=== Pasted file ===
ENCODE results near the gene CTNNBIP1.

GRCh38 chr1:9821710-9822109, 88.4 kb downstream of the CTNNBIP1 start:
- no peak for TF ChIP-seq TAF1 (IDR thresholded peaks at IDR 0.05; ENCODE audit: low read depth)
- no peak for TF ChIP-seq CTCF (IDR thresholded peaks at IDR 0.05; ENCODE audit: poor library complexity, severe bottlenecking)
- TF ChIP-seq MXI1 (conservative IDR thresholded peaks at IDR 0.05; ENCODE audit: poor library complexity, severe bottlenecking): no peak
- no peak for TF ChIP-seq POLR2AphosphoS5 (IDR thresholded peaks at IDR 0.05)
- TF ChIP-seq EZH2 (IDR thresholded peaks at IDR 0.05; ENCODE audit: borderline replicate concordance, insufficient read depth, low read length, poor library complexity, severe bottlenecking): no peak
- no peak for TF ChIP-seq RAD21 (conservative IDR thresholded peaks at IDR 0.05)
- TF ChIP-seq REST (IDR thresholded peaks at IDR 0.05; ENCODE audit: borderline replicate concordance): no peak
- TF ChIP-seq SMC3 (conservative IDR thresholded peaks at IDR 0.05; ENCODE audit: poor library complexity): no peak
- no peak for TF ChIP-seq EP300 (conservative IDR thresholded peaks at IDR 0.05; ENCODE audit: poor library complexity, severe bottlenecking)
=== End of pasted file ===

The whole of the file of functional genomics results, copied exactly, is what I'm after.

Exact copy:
ENCODE results near the gene CTNNBIP1.

GRCh38 chr1:9821710-9822109, 88.4 kb downstream of the CTNNBIP1 start:
- no peak for TF ChIP-seq TAF1 (IDR thresholded peaks at IDR 0.05; ENCODE audit: low read depth)
- no peak for TF ChIP-seq CTCF (IDR thresholded peaks at IDR 0.05; ENCODE audit: poor library complexity, severe bottlenecking)
- TF ChIP-seq MXI1 (conservative IDR thresholded peaks at IDR 0.05; ENCODE audit: poor library complexity, severe bottlenecking): no peak
- no peak for TF ChIP-seq POLR2AphosphoS5 (IDR thresholded peaks at IDR 0.05)
- TF ChIP-seq EZH2 (IDR thresholded peaks at IDR 0.05; ENCODE audit: borderline replicate concordance, insufficient read depth, low read length, poor library complexity, severe bottlenecking): no peak
- no peak for TF ChIP-seq RAD21 (conservative IDR thresholded peaks at IDR 0.05)
- TF ChIP-seq REST (IDR thresholded peaks at IDR 0.05; ENCODE audit: borderline replicate concordance): no peak
- TF ChIP-seq SMC3 (conservative IDR thresholded peaks at IDR 0.05; ENCODE audit: poor library complexity): no peak
- no peak for TF ChIP-seq EP300 (conservative IDR thresholded peaks at IDR 0.05; ENCODE audit: poor library complexity, severe bottlenecking)